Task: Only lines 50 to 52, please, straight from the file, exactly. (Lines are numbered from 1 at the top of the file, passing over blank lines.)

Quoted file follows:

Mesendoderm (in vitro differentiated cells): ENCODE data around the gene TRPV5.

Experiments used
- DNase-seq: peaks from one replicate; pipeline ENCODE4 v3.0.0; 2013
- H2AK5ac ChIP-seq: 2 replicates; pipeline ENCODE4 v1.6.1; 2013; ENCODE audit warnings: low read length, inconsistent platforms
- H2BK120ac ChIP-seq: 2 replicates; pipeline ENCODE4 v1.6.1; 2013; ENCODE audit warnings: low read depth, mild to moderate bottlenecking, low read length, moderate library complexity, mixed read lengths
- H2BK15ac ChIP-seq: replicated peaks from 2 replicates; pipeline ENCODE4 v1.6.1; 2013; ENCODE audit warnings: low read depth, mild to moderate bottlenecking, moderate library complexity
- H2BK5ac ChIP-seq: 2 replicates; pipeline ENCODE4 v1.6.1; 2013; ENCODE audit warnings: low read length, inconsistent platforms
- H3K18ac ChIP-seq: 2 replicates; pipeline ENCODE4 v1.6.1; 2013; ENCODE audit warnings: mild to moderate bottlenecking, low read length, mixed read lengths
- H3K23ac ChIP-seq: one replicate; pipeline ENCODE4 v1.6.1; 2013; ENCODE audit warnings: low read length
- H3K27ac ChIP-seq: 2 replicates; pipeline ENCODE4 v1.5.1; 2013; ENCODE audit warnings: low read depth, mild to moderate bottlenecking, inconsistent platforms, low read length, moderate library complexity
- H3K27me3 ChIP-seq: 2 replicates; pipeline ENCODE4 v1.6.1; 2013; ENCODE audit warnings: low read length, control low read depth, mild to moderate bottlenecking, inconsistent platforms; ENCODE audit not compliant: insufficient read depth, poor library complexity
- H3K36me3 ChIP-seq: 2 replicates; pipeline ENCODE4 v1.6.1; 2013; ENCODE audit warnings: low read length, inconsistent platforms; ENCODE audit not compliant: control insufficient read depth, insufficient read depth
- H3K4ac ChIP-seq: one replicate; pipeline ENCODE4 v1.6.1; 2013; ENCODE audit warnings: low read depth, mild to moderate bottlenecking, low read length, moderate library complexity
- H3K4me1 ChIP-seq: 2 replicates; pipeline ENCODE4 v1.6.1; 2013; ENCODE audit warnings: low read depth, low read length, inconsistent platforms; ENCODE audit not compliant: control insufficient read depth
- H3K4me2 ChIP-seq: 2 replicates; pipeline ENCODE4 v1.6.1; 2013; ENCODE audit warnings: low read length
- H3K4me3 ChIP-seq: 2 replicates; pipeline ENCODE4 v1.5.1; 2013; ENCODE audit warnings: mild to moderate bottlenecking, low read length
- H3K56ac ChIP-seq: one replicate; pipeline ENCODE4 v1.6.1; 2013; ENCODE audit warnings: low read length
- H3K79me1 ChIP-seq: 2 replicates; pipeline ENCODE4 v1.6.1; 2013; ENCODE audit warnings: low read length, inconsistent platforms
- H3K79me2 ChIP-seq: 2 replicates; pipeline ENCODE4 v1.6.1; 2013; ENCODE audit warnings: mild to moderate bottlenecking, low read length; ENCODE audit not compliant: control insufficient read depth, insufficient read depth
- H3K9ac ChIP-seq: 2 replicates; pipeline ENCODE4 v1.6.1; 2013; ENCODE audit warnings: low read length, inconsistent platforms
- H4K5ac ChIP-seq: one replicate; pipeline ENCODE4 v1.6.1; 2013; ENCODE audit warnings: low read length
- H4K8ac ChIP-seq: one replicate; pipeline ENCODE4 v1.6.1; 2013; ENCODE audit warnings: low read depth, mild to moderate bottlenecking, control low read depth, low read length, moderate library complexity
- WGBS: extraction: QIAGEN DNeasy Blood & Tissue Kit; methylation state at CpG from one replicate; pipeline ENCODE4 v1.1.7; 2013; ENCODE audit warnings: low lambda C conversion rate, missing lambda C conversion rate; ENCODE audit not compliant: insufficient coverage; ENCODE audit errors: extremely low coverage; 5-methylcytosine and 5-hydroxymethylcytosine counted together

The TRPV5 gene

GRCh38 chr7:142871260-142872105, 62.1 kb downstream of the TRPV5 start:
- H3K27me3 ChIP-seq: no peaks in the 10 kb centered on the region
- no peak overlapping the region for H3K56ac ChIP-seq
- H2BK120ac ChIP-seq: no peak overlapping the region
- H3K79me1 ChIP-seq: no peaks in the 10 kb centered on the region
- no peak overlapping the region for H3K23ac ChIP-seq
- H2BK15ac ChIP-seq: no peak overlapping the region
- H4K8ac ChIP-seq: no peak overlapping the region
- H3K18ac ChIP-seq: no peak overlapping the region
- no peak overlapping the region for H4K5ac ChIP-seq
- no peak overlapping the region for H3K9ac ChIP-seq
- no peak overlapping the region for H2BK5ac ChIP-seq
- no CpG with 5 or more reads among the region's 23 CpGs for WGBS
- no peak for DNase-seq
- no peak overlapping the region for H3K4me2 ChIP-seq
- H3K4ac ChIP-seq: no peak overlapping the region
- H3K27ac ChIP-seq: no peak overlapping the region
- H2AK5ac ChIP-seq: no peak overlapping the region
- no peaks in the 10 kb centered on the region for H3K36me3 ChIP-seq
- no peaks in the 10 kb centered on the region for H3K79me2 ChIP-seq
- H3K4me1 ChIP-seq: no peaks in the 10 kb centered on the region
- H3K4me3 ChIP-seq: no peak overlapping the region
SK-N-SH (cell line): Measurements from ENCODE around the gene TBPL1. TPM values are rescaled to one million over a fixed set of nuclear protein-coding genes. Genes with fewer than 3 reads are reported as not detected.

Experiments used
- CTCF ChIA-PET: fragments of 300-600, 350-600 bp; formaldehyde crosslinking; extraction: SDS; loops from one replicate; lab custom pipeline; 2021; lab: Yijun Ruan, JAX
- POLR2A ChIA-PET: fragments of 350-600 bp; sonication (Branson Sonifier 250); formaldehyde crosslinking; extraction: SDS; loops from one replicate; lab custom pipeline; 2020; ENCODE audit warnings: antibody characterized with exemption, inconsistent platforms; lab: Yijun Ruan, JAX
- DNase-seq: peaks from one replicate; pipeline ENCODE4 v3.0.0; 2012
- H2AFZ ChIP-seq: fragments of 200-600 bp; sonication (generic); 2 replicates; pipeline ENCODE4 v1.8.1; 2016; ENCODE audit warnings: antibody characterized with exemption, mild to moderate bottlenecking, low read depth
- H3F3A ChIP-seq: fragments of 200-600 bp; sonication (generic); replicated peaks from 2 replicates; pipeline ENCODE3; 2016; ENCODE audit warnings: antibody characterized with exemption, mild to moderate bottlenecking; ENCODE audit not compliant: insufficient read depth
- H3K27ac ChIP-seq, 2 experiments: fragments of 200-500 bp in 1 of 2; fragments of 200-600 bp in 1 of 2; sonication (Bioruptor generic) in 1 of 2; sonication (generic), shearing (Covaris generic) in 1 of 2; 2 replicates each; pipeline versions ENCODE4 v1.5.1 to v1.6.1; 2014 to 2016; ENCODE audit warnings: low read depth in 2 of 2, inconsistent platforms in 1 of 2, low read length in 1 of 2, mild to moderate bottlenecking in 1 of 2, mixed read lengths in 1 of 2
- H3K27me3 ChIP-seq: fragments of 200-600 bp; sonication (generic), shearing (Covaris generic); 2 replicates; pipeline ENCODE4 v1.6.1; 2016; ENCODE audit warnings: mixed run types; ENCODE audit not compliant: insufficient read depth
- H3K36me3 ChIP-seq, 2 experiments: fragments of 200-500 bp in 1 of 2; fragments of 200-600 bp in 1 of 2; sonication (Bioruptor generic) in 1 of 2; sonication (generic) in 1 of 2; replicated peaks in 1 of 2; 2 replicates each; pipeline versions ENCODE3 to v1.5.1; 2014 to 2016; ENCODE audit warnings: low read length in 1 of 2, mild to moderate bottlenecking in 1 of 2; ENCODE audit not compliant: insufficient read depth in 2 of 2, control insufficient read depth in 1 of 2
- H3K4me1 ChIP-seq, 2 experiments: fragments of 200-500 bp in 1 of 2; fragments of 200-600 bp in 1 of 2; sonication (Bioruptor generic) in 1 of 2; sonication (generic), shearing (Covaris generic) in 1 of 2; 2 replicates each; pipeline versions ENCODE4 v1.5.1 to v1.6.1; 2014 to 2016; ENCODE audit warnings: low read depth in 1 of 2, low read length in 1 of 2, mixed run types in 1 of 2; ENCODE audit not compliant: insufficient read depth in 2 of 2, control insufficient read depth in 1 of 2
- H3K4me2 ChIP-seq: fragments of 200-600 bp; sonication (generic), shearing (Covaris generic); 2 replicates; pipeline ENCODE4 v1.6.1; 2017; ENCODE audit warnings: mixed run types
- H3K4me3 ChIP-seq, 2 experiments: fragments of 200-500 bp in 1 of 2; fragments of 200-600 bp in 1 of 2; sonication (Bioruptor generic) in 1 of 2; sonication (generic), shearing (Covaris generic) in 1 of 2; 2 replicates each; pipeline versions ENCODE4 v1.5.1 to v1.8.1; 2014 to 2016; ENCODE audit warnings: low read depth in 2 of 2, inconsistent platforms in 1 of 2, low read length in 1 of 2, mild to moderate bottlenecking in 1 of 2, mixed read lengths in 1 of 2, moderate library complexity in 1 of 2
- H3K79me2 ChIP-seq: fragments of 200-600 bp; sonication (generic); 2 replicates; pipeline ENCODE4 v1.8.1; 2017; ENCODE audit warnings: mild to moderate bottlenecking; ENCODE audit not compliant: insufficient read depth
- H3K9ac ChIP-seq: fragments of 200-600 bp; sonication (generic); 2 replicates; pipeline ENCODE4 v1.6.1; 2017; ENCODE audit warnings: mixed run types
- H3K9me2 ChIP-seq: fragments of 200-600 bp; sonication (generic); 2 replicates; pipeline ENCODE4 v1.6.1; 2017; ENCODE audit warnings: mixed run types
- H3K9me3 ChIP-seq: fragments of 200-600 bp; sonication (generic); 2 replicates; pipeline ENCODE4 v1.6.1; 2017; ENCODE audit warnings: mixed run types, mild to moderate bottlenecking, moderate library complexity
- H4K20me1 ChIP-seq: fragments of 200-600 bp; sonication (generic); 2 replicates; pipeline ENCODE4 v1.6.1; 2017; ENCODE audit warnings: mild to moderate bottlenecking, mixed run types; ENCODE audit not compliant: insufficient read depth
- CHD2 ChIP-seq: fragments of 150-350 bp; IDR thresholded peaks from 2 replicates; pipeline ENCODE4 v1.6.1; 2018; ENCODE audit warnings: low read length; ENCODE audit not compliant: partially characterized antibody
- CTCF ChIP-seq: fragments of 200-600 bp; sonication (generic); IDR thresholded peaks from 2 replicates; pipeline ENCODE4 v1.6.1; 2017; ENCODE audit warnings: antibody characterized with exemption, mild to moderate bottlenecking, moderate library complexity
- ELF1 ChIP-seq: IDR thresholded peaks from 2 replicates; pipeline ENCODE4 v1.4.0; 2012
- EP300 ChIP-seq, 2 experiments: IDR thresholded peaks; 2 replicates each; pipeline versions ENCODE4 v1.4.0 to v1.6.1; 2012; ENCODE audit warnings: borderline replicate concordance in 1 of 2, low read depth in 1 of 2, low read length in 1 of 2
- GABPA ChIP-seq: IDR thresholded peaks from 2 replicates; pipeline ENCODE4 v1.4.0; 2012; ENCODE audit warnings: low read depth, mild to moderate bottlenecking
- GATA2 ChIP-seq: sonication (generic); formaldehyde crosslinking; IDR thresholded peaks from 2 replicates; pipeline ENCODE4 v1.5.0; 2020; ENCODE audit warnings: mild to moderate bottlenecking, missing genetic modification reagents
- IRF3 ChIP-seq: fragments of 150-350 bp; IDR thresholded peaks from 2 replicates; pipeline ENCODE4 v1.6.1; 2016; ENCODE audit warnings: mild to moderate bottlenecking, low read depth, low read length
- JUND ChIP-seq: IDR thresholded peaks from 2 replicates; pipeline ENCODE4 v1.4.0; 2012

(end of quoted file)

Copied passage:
- POLR2A ChIA-PET: fragments of 350-600 bp; sonication (Branson Sonifier 250); formaldehyde crosslinking; extraction: SDS; loops from one replicate; lab custom pipeline; 2020; ENCODE audit warnings: antibody characterized with exemption, inconsistent platforms; lab: Yijun Ruan, JAX
- DNase-seq: peaks from one replicate; pipeline ENCODE4 v3.0.0; 2012
- H2AFZ ChIP-seq: fragments of 200-600 bp; sonication (generic); 2 replicates; pipeline ENCODE4 v1.8.1; 2016; ENCODE audit warnings: antibody characterized with exemption, mild to moderate bottlenecking, low read depth